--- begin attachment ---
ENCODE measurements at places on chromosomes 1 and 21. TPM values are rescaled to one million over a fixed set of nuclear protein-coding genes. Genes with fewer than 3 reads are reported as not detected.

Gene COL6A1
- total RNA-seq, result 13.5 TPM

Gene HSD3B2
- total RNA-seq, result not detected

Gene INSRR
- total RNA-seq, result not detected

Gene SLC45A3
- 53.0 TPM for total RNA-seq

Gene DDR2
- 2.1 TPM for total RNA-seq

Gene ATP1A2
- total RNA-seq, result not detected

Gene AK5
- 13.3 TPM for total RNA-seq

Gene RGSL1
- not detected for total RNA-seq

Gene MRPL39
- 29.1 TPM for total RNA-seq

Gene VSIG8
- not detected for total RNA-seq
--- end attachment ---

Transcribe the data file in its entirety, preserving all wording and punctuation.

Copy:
ENCODE measurements at places on chromosomes 1 and 21. TPM values are rescaled to one million over a fixed set of nuclear protein-coding genes. Genes with fewer than 3 reads are reported as not detected.

Gene COL6A1
- total RNA-seq, result 13.5 TPM

Gene HSD3B2
- total RNA-seq, result not detected

Gene INSRR
- total RNA-seq, result not detected

Gene SLC45A3
- 53.0 TPM for total RNA-seq

Gene DDR2
- 2.1 TPM for total RNA-seq

Gene ATP1A2
- total RNA-seq, result not detected

Gene AK5
- 13.3 TPM for total RNA-seq

Gene RGSL1
- not detected for total RNA-seq

Gene MRPL39
- 29.1 TPM for total RNA-seq

Gene VSIG8
- not detected for total RNA-seq